I recently had an interesting conversation with a friend who is finishing his architectural degree at TUKS, and writing a thesis on the ‘authenticity of the South African architectural landscape’. In this study he poses the question as to whether South Africa could be narrowed down and defined by a specific ‘style’. If you think of New York City, you think of the sky scrapers, with Europe you think of Roman arches and intricate detailed buildings. But when it comes to South Africa, even if you looked around right now, you would see a whole range of building styles completely different to one another even though in the same vicinity, however very few are based on the true cultures such as Ndebele or Zulu dwellings, although aspects may appear here and there.

There are a number of buildings that can be named such as the MichaelAngelo hotel , or the Hyatt, that are meant to be based on Western Cultures, but no recognisable building or hotel comes to mind when you think ‘truly South African’. This made me think: is South Africa simply following trends from the rest of the world and adapting them to suit our lives when we have so much to offer in terms of our true authenticity?

This also poses the question… Does where/how you live define who you are?, and if so, do the brands that you are loyal to, define you as a person? It comes down to this, everyone wakes up every day to face the same South Africa. Ultimately they are faced with similar choices everyday (in various shapes or forms), and they don’t have to go very far to get what they are looking for. In the past, people didn’t venture many miles from where they were born, and therefore were not challenged with new experiences, they ultimately knew what they were ever going to know. But nowadays things are very different and not only can you go round the corner from your front door to see something new, but you can visit any destination throughout the world through virtual travel, and receive anything you wish through the likes of online shopping etc.

This begs the question then, if you have everything at your fingertips, but choose one product/experience over another, how then does a brand connect in such a way to make you think that using that brand defines you, and makes you feel that you are remaining true to who you are? (I.e. I’m a mini cooper person over a BMW person). Ultimately a brand may not exist at all, but rather becomes a thought, or further to that, an emotion. It is here where the opportunity exists for a brand to connect with the target market. It comes back to the original topic of authenticity: “Authenticity is the new threshold for marketing. There has to be a natural fit between a brand and the consumer. That match can highlight existing brand attributes and values, or underpin genuine new ones, but it cannot bestow positive attributes you don’t already have” (Kim Skildum Reid, the Corporate )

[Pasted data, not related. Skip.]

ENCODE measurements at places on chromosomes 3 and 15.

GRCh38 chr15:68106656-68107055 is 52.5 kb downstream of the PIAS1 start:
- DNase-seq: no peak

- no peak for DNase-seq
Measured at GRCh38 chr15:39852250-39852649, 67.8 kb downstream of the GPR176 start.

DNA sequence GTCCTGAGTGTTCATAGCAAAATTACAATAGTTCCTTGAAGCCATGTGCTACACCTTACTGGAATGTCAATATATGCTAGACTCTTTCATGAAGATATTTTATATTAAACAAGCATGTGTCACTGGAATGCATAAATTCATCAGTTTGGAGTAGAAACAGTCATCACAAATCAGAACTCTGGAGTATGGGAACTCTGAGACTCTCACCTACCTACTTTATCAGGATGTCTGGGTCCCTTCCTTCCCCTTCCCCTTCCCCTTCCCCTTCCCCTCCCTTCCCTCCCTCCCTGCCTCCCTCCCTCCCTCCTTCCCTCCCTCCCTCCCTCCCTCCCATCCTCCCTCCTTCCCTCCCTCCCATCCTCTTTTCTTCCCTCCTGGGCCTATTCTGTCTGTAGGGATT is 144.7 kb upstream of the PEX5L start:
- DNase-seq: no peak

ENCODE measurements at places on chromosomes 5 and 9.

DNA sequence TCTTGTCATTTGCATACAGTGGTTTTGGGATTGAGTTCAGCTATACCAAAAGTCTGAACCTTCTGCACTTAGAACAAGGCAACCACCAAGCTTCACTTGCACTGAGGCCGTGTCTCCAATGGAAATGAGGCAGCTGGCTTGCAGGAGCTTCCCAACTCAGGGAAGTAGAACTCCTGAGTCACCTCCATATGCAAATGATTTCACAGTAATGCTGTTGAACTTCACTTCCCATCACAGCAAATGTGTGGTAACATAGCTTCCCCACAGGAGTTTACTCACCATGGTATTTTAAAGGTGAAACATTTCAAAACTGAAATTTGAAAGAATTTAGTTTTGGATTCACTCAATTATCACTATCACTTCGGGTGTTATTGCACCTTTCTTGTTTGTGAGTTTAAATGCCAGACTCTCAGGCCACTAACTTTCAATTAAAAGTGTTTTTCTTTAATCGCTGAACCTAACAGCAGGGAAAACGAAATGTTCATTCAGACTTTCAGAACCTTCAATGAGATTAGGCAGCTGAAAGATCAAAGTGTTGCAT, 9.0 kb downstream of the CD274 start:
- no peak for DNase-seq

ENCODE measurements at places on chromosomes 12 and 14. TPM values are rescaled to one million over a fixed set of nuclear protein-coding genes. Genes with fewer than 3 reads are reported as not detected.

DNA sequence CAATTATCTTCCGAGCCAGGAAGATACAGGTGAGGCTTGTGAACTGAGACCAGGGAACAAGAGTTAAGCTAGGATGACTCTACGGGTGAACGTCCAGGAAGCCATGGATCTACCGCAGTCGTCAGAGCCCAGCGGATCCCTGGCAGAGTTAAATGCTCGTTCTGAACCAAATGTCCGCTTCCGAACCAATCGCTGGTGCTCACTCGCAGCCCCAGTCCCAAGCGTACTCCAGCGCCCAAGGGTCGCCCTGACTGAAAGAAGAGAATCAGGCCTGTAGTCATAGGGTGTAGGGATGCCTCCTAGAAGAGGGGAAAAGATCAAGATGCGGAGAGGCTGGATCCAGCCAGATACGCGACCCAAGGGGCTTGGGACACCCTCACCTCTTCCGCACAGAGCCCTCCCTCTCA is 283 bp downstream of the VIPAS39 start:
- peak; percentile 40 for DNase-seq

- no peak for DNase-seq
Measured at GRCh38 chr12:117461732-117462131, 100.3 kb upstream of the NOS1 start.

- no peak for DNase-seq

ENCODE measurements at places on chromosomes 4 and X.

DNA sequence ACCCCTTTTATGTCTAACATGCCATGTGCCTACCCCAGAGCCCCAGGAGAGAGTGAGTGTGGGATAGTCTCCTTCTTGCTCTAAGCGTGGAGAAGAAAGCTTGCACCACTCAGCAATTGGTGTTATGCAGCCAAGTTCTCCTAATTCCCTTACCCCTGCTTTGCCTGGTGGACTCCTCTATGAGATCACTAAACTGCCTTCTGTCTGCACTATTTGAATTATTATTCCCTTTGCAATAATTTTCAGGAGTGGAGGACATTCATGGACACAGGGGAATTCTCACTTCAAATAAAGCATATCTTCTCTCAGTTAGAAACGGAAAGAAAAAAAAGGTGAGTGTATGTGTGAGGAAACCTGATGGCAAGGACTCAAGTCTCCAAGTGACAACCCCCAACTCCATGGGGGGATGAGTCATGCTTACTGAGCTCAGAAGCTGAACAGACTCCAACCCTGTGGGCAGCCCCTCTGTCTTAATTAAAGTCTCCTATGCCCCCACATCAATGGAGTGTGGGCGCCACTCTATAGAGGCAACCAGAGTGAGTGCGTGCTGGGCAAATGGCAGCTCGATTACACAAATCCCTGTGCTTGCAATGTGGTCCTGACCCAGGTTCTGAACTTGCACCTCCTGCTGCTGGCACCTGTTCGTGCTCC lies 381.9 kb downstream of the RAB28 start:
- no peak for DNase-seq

In a market where there is no limitation for choice, consumers move towards brands with an original story, that relate to something the consumer already believes in, that engages in a way that simply extends their self-image, and ultimately that shows a sincere commitment to deliver on what they promise. If you think of a brand like Nando’s, from the very start it has known no fear, and people connect with them for being so true to their brand values. Ultimately it’s story telling – and getting consumers to be a part of its story.

Presenting the brand’s true authenticity to its consumers is where a brand will see success or failure in today’s over-traded markets, as consumers search for greater meaning and sincerity from the brands they choose, fuelled by a desire to connect with things that feel safe, certain and unambiguous. “People love being a part of an authentic brand because they aren’t just buying into a logo — but also “buying into a set of values.” (Truth Will Out-NY times 2011)
At its heart, authenticity is about practising what you preach; being totally clear about who you are and what you do best. When a brand’s promise gets out of sync with customers’ actual experiences, the brand’s integrity and future persuasiveness suffers. Authentic brands inspire and prosper… a bold statement, but one that is very hard to argue with. Ultimately it comes down to this: “With true authenticity comes a sense of freedom, and liberation, which can have a huge impact on your brand, so make the change now and make your brand a real power to be reckoned with.” (Truth Will Out … NY times)

Written by Jacqui Puchase.